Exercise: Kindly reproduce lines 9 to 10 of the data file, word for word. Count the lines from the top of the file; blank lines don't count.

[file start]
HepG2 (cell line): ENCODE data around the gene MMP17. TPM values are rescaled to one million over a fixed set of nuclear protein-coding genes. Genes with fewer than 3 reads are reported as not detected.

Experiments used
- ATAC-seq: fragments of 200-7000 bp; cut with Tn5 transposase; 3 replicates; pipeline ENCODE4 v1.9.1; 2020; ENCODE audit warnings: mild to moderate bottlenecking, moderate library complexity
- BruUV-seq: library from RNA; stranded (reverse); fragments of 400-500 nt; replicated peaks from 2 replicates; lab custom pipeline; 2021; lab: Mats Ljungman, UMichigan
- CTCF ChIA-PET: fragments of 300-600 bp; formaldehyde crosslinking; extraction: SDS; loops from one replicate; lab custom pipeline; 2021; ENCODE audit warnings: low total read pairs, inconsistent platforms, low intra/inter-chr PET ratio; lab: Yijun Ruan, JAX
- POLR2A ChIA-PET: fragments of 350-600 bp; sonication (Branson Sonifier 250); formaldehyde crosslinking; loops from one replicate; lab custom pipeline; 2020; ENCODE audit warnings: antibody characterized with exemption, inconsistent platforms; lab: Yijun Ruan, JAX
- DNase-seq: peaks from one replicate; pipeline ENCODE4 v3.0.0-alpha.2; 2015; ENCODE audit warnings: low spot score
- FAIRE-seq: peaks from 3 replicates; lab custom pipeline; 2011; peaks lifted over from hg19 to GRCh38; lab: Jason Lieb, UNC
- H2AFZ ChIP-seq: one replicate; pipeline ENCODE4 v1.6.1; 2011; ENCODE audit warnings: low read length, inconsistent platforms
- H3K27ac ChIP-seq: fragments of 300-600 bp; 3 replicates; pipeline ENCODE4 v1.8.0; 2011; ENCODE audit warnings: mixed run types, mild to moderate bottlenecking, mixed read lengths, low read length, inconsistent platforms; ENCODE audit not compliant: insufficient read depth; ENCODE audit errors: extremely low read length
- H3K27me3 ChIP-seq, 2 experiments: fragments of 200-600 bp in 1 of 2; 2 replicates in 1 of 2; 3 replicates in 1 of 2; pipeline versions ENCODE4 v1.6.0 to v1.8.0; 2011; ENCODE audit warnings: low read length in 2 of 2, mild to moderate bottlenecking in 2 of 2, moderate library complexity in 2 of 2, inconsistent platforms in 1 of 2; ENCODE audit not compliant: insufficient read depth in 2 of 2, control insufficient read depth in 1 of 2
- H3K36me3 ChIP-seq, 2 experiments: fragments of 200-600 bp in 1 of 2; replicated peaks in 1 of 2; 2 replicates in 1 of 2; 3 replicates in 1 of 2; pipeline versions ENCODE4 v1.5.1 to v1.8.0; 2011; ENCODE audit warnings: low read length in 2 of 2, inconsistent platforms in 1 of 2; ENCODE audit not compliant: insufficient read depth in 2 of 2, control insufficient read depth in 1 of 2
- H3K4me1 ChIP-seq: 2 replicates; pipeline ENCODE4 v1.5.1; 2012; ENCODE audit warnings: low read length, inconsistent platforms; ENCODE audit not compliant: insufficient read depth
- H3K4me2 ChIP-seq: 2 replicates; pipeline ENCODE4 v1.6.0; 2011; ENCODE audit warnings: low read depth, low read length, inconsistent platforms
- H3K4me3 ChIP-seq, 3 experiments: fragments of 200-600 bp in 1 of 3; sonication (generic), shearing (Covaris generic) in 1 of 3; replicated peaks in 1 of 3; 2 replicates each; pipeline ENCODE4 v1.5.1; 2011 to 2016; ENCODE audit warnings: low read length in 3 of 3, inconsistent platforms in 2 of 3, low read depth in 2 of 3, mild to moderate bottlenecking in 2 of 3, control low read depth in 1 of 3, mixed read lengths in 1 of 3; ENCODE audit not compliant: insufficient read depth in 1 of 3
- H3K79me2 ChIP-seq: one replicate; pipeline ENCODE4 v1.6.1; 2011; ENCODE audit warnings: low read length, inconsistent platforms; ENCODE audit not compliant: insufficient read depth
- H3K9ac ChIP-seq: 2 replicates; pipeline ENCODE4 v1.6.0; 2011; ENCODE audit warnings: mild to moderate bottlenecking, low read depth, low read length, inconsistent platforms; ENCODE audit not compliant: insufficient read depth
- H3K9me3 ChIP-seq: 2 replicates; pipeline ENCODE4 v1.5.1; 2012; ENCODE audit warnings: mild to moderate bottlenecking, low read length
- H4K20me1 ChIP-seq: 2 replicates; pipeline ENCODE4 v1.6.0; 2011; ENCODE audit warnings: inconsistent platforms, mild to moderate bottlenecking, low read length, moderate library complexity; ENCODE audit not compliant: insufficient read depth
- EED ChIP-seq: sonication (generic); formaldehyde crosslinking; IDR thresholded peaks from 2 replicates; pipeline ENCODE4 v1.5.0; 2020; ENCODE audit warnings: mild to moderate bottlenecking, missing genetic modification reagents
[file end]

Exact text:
- H2AFZ ChIP-seq: one replicate; pipeline ENCODE4 v1.6.1; 2011; ENCODE audit warnings: low read length, inconsistent platforms
- H3K27ac ChIP-seq: fragments of 300-600 bp; 3 replicates; pipeline ENCODE4 v1.8.0; 2011; ENCODE audit warnings: mixed run types, mild to moderate bottlenecking, mixed read lengths, low read length, inconsistent platforms; ENCODE audit not compliant: insufficient read depth; ENCODE audit errors: extremely low read length